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Discussion Starter #1
I have a 99 Dakota that I am installing my CB in. I know the fender mount for the ram will work on the Dakotas but I really don't want to mount he antenna there, what I am wanting to do is mount my antenna at the head of the bed running the wire down between the bed and cab ( keeping drilling as minimal as possible) but as we know on these trucks the head board isn't straight and we have no bed post holes ( which is really retarded in my opinion especially when the space is there for them), does anyone have any suggestions for mounting the antenna where I want or will it not work?
 

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If you want to attach it to the bedrail, best I can suggest is to get a "thru-body" antenna mount and some spherical/beveled leveling washers to offset the angle of the rail. Otherwise the next suggestion would be a ball mount through the side of the bed.
 

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With a 4ft stick I wouldn't put it right next to the cab, I'd put it to the rear of the bed. Reason being it will only be sticking up a foot or so above the cab roof, and will cause you major issues transmitting to the front. Moving it farther away from the cab will help that. I'd also put a spring at the bottom so it doesn't shatter if you hit something with it.
 

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Discussion Starter #5
I planned on the spring either way just got to order one since 4wheel parts was out of them, so you are saying the fender mount is a bad idea then?
 

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No the fender mount in front of the cab would be okay, because the signal would propagate more toward the front. You could also counter the reflection a bit more by using the 5ft stick instead.
 

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Discussion Starter #7
Ok then what if I work the cord? I removed the center seat pad and mounted the CB on the middle seat bracket, could I route the wire around to counter that?
 

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The antenna cable routing and length don't matter as long as it's not near any of the high voltage ignition parts. The position of the antenna on the vehicle, interfering metal, and the length of the antenna are what affect your radiation pattern.
 

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Discussion Starter #9
Ok, was a idea and thought I would ask, this is my first CB so I really have no clue what I am doing. I heard that if the cord is curled up on its self that would effect its performance, is that true?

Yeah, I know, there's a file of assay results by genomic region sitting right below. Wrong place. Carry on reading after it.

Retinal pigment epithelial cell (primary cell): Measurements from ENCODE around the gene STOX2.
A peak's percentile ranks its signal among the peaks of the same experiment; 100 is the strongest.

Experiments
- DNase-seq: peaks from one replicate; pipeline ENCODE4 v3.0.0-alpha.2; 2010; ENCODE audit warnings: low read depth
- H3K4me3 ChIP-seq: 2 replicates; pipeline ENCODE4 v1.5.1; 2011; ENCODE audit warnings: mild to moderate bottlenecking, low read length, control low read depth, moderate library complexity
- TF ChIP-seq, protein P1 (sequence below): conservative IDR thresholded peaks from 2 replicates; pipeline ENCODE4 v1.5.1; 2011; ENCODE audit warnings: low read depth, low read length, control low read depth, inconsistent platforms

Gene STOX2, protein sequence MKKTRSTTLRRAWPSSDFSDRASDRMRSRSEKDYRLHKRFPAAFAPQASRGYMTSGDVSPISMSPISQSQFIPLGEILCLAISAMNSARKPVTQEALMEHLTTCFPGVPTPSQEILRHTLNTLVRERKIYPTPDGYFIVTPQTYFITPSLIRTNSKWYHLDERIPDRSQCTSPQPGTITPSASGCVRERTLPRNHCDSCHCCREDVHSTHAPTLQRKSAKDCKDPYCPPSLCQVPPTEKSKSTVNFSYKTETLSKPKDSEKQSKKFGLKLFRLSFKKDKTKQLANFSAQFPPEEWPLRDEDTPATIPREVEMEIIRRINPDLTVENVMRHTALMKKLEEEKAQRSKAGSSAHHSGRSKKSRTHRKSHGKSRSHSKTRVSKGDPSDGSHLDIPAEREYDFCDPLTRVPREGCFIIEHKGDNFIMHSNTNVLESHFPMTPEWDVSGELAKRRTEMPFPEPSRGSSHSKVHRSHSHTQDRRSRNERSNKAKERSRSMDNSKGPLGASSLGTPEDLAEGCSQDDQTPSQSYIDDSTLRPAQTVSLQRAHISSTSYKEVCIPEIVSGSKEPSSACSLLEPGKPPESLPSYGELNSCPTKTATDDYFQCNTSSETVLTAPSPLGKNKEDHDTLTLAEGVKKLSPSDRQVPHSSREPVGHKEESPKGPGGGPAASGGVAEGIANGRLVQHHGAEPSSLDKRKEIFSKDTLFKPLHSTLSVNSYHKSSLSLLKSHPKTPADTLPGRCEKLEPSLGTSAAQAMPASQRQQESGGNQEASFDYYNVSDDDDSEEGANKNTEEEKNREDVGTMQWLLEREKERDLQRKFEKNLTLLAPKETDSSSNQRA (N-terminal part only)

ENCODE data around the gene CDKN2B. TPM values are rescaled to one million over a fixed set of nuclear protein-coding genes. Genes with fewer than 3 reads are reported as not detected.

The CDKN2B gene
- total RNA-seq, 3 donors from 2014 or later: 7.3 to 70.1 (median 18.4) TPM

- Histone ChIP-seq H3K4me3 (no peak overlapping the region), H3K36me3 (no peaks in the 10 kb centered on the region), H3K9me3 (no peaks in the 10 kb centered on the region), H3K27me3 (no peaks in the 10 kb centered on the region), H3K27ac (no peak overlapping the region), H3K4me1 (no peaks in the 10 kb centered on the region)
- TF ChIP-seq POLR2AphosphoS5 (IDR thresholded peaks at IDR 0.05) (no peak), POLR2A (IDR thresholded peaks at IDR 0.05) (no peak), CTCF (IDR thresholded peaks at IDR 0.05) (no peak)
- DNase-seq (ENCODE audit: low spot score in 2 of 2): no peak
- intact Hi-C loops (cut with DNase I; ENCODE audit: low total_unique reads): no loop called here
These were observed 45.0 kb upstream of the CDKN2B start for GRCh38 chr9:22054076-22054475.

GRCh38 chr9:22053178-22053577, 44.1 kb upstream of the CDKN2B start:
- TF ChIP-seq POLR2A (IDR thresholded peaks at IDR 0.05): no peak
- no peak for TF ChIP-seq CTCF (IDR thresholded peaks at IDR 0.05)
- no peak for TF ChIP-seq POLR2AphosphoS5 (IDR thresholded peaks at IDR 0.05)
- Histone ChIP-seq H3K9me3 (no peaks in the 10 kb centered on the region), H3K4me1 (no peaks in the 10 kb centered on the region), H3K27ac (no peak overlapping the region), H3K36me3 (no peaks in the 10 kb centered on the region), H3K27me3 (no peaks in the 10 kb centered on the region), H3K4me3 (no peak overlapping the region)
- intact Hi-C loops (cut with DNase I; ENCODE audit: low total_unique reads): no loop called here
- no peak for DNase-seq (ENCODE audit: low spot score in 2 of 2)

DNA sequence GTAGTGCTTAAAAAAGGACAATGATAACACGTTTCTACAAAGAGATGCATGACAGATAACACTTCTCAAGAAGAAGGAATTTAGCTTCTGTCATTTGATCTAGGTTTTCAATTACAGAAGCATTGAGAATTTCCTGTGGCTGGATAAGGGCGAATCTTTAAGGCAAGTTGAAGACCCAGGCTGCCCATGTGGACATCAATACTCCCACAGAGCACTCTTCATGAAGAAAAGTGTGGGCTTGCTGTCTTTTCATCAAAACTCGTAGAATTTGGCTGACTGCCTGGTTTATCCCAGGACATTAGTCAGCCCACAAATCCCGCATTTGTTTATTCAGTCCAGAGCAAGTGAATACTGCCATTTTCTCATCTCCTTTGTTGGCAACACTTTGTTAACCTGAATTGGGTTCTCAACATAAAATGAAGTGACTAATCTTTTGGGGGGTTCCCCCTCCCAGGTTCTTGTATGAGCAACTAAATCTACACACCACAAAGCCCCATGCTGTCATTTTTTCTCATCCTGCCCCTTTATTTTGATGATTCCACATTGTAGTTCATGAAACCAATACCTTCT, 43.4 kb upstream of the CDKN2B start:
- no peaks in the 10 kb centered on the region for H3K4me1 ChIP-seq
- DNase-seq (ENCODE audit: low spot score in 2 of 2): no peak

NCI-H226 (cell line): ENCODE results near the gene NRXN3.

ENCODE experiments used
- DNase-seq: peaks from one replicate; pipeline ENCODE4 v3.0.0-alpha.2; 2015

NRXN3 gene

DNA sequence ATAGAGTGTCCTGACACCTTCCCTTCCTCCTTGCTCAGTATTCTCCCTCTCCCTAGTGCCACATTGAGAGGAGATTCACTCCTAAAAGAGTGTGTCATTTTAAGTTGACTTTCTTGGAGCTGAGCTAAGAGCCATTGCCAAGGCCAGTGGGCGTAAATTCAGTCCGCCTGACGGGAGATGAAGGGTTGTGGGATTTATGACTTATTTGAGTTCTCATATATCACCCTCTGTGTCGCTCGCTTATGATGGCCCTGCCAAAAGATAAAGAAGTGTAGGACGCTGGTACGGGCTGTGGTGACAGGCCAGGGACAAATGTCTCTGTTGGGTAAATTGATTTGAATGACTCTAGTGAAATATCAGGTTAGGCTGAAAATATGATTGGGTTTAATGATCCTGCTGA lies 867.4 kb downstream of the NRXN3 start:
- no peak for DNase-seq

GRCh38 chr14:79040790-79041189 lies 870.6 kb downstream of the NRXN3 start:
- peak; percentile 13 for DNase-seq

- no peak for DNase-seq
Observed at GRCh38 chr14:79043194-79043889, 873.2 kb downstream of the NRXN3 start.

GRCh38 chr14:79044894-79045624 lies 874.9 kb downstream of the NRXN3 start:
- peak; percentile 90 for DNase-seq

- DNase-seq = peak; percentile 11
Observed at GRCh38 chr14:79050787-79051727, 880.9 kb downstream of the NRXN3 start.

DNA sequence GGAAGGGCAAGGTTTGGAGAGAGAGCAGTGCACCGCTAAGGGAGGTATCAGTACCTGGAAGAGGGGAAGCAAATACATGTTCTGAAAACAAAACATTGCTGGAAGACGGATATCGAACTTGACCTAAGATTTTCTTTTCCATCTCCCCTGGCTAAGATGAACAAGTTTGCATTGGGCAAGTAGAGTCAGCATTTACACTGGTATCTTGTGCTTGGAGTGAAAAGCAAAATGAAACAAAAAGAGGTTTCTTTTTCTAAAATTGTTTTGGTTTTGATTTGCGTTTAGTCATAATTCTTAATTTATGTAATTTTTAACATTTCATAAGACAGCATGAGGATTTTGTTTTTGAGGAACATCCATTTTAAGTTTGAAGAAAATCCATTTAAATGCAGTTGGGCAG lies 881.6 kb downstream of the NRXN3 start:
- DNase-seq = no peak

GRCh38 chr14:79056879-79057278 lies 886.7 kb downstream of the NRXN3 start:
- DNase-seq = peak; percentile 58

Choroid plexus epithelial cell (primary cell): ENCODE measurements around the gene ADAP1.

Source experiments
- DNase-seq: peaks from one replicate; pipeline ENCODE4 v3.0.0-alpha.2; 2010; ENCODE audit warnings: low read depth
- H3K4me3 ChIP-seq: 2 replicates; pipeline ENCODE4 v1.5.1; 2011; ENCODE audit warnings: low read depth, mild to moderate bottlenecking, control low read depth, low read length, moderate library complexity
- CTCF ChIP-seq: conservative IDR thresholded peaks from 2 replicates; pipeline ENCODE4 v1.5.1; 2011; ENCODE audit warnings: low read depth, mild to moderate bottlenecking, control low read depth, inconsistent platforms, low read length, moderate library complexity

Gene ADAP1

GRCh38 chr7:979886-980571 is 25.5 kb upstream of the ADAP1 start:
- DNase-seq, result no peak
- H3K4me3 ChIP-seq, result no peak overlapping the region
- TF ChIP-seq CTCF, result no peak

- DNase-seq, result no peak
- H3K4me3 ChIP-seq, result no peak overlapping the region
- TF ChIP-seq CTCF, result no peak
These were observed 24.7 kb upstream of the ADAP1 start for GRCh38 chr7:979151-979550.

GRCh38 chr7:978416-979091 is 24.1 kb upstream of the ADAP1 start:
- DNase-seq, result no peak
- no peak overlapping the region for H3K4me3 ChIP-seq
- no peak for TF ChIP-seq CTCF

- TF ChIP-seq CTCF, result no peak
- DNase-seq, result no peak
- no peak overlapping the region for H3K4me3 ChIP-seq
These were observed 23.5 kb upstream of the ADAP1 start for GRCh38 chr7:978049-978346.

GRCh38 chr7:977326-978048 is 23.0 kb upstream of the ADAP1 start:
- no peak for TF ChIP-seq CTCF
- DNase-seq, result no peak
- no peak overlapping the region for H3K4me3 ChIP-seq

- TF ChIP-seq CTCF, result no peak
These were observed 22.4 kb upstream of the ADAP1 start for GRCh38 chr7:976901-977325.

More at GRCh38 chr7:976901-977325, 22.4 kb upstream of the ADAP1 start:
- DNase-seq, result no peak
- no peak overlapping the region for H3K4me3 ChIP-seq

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Coiling up extra antenna cable in a neat coil is a bad idea when it's used for transmitting. It acts as a choke which raises your SWR (which means you transmit less efficiently, putting extra stress on the radio's finals). Antenna leads should always be cut to the proper length so there's no excess, or if that's not possible, excess cable should be bundled up in a 12-18" long "skein" (think how light rope or paracord is packaged).

Sent from a Galaxy far, far away using Tapatalk.
 

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Discussion Starter #11
Ok then I will have to figure something out with my cord and see if I can do something to keep it neat and tidy but not choke it since I have no clue how to shorten it.
 

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Easiest way is to simply cut it. All you have to do is get a mount with "direct wire" on the bottom instead of one with the SO-239 jack. There's no secret or trick to it, you just cut the cable to length (leave about a foot of extra, in case it needs repair later), strip it like you would TV coax, and solder on the ring terminals that come with the antenna mount to the ground braid and center conductor.

 

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I don't use a CB any more, but when I did, I mounted the antenna on the left front corner of the bed. I was able to modify a bracket that I got from a home improvement store, and mount it on the lower left front bed bracket. Then I used a 3/8 (fine thread) threaded rod as an extension to the top of the bed, with a 3/8 coupler and a 36 inch top loaded antenna. That way, none of the antenna is below the top of the bed, and since it's top loaded, most of it is above the cab, but it's only slightly taller than the cab. I also used an adhesive mounted zip tie on the front of the bed to keep the antenna from banging on the back of the cab. Believe it or not, the SWR was near perfect. I don't have a photo of it on the truck, but here's one of the antenna and extension. When I quit using the CB, I was able to remove everything and put the truck back to stock.
 

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Discussion Starter #14
Easiest way is to simply cut it. All you have to do is get a mount with "direct wire" on the bottom instead of one with the SO-239 jack. There's no secret or trick to it, you just cut the cable to length (leave about a foot of extra, in case it needs repair later), strip it like you would TV coax, and solder on the ring terminals that come with the antenna mount to the ground braid and center conductor.